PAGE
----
There is nothing new about boosting testosterone levels. (Arguably, it’s a proto-physiological response to extreme effort – for instance, being chased by a sabre-toothed tiger). The Ancient Greeks conscientiously employed regimes that raised testosterone, and also documented them, they just didn’t have the technology to discover testosterone’s molecular existence. Once we did discover the molecule, of course, the first thing we did was to start making it in the laboratory. We all know where that path leads… Lance showed just how far you can push a human body with a carefully designed synthetic androgen cocktail (interestingly, there is a frightening link between injected synthetic testosterone and the growth of prostate cancers in rats. It has to do with the immortality of cells, telomeres and DNA – fascinating, but, again a different article). Anyway, the natural way to boost testosterone is via the food you eat and the habits you practise. The increases in testosterone you get will be moderate in comparison to doping – but they are enough for our purposes – and to the best of my knowledge there is no research to suggest that naturally potentiating testosterone levels has any link to cancer or any other health concerns.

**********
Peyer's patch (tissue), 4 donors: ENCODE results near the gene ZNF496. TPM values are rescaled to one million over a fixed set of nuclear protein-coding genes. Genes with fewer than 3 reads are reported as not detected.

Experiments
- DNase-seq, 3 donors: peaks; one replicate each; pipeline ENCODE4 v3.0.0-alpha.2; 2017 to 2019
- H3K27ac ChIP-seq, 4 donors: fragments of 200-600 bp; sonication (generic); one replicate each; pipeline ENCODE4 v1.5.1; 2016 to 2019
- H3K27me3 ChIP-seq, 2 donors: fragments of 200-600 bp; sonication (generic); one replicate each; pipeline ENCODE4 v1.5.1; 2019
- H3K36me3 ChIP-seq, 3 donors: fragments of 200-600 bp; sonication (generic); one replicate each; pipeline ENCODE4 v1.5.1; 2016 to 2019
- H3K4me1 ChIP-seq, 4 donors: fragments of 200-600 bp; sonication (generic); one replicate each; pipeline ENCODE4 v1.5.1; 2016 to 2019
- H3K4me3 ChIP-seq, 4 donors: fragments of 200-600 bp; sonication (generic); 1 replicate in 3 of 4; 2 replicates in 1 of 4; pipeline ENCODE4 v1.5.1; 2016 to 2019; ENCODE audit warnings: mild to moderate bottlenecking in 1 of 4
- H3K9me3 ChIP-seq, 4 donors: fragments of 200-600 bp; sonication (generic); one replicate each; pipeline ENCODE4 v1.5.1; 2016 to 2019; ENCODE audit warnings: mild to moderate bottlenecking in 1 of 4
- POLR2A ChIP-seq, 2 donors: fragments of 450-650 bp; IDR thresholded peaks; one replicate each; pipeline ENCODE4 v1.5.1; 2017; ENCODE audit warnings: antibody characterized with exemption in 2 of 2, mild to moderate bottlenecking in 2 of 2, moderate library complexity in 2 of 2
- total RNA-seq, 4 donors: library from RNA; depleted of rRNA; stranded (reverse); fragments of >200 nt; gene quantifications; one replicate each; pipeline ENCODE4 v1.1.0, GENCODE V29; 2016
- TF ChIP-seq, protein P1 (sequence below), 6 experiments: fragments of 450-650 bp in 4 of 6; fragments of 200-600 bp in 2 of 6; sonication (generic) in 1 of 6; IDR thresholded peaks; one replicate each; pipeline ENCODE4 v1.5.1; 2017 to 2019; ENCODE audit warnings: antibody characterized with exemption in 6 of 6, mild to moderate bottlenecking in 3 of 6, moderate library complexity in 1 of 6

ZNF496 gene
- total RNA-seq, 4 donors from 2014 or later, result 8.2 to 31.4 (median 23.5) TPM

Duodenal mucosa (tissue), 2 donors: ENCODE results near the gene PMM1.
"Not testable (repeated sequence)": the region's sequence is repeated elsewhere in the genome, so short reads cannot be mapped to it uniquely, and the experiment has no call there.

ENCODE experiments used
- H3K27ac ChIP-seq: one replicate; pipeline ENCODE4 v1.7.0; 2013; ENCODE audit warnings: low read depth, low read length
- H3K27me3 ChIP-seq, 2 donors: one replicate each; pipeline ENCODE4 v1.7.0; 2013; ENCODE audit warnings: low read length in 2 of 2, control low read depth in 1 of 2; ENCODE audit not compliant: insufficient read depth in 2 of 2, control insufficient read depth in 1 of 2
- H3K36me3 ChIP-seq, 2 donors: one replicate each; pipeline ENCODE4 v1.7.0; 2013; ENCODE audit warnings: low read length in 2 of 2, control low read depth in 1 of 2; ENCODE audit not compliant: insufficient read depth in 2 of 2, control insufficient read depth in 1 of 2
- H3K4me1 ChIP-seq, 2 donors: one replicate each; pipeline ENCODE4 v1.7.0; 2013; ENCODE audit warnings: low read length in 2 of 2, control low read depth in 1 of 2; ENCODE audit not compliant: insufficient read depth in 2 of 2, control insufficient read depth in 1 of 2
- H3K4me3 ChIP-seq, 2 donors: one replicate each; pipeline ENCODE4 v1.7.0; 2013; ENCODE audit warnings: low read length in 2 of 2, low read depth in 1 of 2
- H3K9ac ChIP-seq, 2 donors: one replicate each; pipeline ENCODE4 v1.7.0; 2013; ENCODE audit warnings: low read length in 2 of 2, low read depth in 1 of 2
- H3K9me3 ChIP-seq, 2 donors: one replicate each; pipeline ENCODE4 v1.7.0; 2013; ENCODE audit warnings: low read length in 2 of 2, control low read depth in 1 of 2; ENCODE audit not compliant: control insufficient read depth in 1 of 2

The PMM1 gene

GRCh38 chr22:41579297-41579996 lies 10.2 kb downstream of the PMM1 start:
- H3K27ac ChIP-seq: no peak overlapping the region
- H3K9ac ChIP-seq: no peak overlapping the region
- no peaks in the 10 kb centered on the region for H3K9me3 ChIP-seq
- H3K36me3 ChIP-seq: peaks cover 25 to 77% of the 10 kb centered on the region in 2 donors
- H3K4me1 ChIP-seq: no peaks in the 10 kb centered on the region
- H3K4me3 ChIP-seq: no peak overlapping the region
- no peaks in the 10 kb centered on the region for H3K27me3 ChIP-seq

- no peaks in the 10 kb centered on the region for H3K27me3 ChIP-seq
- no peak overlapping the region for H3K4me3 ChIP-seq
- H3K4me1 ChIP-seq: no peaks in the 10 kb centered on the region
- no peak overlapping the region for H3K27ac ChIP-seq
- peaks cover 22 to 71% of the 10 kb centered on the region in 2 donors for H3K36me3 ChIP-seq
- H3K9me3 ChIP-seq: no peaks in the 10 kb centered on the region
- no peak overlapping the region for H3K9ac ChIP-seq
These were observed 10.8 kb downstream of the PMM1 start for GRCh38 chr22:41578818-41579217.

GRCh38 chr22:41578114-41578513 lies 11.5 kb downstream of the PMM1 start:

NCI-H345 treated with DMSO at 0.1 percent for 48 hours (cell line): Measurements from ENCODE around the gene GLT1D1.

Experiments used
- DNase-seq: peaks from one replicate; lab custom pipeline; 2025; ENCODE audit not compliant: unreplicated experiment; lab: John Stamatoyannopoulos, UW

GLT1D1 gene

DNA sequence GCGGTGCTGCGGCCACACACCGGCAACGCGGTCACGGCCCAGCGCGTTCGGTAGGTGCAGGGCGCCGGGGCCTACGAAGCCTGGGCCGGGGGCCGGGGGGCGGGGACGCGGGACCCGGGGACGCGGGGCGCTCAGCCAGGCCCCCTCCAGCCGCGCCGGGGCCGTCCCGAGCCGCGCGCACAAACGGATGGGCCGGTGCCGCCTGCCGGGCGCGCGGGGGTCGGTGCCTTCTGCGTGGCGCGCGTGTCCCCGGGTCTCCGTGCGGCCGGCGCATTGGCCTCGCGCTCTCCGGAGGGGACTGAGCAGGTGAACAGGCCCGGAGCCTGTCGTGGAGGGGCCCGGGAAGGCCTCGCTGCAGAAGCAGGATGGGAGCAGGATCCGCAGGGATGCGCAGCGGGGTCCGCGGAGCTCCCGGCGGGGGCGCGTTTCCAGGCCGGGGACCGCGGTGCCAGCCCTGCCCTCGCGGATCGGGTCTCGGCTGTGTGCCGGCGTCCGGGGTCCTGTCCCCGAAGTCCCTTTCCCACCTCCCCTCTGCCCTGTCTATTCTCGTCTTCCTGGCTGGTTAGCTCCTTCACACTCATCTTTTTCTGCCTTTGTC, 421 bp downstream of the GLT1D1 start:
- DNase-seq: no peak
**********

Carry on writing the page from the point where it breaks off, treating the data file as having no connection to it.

Testosterone and oestrogen are arguably the most important hormones in our bodies – they keep us doing what we do to keep the species going. But testosterone levels start to naturally decrease at roughly one per cent per year; around the age of forty. So the mature folk reading the article should take particular note. It is possible to have too much, but the body is such a wonderful, self regulating system that if you are male and have normal physiology, the only way to reach excess would be to inject it. For females, the benefits far outweigh the negatives, but there are a few obvious side effects to having too much. These effects are generally genetically caused rather than diet related. Overall, testosterone is misunderstood. It washes through, and is made by our bodies every day. It’s somewhat like oil to a car engine. A fresh supply of its building blocks to keep it topped up cannot be bad. So, here it is – the guide for good healthy testosterone to get your cycling cranking.